On 11 December 2019, the European Commission (EC) presented its Green Deal (GD) – a new political strategy that should lead the continent towards sustainability and prosperity. Echoing proponents of ecological economics, the European Green Deal recognises that natural resources have become “the new limiting factors” (Daly, H. 2005) and proposes 50 specific counter-measures.
The suggested actions are organised around eight pillars (GD, p.3):
- Increasing the EU’s Climate ambitions for 2030 and 2050 (with an ultimate goal of climate neutrality by 2050)
- Supplying clean, affordable and secure energy
- Mobilising industry for clean and circular economy
- Building and renovating in an energy and resource efficient way
- Zero pollution ambition for a toxic-free environment
- Preserving and restoring ecosystems and biodiversity
- Fair, healthy and environmentally friendly food system
- Accelerating the shift to sustainable and smart mobility.
Although the general idea is praiseworthy, there is, however, one significant shortcoming of the GD that cannot be attributed to the notoriously vague nature of political concepts at an early stage: the GD makes way too little mention of climate change adaptation (CCA) and resilience (DRR).
In particular, in the description of the Europe’s climate ambitions a careful reader can find a brief mention of “a new, more ambitious EU strategy on adaptation to climate change” (due 2020/2021 (GD, p.5). With regard to risk management, in the section on mobilising research and innovation, the paragraph on accessible and interoperable data promises to “boost the EU’s ability to predict and manage environmental disasters” through combined industry-science expertise (GD, p.18). This implies availability of high-quality climate impact and loss data which is indeed one of the most urgent and steadily repeated requests of the DRR community (Poljanšek et al. 2017, DRMKC forthcoming). But, basically, there is not much more on the topic of climate adaptation and resilience, unfortunately…
This understatement is problematic for at least three reasons.
First, it ignores the harsh reality that many of the most serious consequences of climate change – more frequent and harsh floods, droughts, heatwaves – are unavoidable because the 1.5 degree threshold has already been exceeded in all territories worldwide. In this situation, an effective climate policy requires more than just emission control and renewable energy. Policy must also reduce the risks that are already plaguing the world in many different places and that will continue occur in the future on an unprecedented scale. The failure to mainstream CCA and DRR on a broad scale NOW will threaten the sustainability that the GD aims to achieve.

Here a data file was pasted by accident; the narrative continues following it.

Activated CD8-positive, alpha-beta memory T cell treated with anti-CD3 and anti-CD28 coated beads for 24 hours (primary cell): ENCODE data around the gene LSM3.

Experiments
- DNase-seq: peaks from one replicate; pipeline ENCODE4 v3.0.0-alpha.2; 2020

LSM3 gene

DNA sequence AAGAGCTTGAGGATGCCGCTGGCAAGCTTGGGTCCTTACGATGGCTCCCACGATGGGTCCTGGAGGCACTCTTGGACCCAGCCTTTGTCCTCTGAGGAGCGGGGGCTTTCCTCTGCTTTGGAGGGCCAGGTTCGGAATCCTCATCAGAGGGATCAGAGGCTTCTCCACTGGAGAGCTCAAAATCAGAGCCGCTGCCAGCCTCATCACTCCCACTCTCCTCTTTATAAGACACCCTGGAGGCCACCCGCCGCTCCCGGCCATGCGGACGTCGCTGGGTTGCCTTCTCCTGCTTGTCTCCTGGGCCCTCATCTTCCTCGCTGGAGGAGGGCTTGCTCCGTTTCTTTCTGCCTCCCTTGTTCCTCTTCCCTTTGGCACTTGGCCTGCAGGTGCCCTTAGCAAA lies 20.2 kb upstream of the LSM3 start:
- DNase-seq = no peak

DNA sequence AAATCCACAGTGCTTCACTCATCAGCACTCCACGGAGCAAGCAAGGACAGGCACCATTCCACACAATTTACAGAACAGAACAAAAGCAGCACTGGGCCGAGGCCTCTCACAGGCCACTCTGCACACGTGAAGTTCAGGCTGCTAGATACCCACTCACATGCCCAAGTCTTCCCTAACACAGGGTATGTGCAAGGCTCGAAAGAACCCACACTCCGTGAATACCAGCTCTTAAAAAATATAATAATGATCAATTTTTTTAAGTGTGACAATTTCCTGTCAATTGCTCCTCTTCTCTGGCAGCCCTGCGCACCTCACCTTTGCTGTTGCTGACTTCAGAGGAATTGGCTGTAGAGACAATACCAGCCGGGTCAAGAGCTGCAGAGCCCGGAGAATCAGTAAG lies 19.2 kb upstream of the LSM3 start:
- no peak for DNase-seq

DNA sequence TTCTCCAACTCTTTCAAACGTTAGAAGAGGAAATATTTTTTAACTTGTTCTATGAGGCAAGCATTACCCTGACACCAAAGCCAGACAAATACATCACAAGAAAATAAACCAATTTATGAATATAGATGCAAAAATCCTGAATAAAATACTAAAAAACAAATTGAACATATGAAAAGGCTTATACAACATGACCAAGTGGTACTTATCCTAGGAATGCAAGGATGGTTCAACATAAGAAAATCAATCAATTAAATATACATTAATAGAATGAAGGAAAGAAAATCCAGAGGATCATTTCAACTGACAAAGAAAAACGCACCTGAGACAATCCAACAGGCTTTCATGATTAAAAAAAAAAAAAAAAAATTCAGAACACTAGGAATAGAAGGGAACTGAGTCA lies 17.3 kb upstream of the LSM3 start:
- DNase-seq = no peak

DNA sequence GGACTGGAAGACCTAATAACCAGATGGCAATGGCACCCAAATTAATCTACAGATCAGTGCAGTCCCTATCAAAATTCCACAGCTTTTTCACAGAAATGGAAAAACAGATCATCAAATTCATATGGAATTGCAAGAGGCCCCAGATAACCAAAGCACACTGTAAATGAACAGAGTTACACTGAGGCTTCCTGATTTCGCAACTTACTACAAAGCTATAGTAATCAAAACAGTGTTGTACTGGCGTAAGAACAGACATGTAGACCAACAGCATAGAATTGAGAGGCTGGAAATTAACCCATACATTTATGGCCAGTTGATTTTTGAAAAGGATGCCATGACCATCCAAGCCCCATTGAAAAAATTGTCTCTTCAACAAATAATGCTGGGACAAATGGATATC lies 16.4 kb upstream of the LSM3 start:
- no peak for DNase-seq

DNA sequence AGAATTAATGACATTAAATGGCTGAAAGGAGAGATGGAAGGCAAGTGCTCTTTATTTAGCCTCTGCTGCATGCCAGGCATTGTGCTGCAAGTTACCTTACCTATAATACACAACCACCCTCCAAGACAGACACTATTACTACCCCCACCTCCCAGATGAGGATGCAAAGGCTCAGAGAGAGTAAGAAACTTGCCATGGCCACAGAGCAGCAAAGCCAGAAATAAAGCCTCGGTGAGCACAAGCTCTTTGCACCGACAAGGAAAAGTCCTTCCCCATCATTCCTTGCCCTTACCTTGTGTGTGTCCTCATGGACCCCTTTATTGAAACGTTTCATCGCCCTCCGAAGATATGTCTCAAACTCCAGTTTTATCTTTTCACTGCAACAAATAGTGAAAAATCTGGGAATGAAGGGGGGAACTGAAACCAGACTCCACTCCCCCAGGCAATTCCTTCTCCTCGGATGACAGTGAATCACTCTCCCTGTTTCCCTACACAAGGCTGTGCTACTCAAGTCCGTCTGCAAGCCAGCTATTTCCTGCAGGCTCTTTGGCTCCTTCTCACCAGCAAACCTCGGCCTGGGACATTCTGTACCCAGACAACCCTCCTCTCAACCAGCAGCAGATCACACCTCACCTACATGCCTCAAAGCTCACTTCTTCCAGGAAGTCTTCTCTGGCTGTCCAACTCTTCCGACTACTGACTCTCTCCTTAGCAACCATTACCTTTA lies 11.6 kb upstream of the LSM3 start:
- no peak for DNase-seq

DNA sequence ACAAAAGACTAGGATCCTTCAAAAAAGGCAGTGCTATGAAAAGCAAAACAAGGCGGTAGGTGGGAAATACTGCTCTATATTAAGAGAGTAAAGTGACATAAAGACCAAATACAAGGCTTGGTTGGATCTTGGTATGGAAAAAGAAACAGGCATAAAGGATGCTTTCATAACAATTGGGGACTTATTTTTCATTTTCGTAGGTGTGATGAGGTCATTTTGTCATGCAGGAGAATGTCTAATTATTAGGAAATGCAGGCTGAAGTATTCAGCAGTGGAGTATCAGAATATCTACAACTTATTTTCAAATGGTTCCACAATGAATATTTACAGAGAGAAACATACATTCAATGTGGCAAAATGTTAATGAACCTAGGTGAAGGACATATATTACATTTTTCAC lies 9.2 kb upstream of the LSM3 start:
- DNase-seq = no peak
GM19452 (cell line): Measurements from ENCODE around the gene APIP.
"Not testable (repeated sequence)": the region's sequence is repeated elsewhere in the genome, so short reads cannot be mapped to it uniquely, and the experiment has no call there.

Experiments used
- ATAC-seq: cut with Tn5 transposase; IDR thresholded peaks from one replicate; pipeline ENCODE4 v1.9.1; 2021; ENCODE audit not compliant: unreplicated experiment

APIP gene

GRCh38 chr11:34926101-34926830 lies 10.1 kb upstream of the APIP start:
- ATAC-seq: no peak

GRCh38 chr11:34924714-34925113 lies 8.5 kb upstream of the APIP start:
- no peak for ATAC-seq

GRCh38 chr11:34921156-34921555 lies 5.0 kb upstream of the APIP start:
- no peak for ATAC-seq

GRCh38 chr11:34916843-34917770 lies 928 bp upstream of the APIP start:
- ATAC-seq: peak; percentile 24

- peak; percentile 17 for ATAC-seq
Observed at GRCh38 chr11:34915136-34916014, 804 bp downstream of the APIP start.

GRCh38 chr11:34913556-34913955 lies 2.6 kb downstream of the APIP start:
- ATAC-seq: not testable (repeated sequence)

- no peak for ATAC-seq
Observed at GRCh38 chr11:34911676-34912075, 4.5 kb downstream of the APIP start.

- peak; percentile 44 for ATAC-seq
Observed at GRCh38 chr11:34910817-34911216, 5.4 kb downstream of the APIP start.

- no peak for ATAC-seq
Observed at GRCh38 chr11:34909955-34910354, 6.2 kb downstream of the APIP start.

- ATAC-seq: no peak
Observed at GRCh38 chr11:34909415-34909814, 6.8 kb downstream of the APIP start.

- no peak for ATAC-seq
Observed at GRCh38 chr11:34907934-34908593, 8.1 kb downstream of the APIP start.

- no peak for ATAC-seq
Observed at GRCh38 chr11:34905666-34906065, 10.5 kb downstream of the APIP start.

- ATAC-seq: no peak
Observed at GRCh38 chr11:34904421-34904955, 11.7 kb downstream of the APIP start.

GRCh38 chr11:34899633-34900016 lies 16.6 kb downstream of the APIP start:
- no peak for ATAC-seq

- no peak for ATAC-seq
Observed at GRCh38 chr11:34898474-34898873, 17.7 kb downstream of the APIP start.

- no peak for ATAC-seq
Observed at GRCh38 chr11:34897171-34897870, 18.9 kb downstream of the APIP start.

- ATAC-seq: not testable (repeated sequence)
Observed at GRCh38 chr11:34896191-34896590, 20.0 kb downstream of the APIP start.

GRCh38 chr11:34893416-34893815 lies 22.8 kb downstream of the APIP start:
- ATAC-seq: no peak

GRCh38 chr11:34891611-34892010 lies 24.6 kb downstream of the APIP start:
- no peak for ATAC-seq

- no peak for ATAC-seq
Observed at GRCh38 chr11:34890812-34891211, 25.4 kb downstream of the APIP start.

Second, adaptation represents a great opportunity for an overarching societal pro-climate political alliance. In the past, climate policy has not been of great importance to many voters, and conservative voters in particular. While there is a growing social consensus that climate change is a real and current problem that deserves government attention, it is often difficult to activate all groups of society around global mitigation strategies such as carbon budgets and low carbon development plans. Put simply, many individuals struggle to imagine how these programmes can actually improve their daily lives. Adaptation completely turns this perception around by funding highly visible projects that address the immediate concerns of the community. From building new defences in flood-prone communities to creating cooling zones in urban heat islands, adaptation projects improve resilience, highlight the immediate effects of climate change, and enable incumbent politicians to be seen to improve conditions for their constituents as well as the world at large.
Third, adaptation is currently the most feasible international policy response to climate change. The world’s most vulnerable islands and low-lying countries in Africa and Asia have already indicated that they will make climate resilience, alongside clean energy investments, a key component of the policy proposals during the coming sessions of COP under the Paris Agreement (PA). GD would benefit from a growing momentum towards building resilient infrastructure, and support provision for financing adaptation projects at an international level. A well-balanced approach of mitigation and adaptation within a climate resilient infrastructure debate would benefit the sustainability of GD beyond Europe.
In summary, the GD barely touches the topic of CCA and DRR, but both fields are as important as emissions mitigation efforts in order to attain the overarching goal of sustainability. As a result, we plead for active involvement of the CCA and DRR communities in delivering GD proposals triggered in a top-down and bottom-up manner.
EC launched a platform – Have your say – lighten the load – where all stakeholders are invited to get involved in the process of initiating sustanability transformation.
The EC interchange with stakeholders should be further strenghtened by the European Climate Pact to be launched in March 2020. City networks like Convenant of Mayors should receive particular attention which gives hope for a rapid application of innovative adaptation and risk management solutions in urban areas.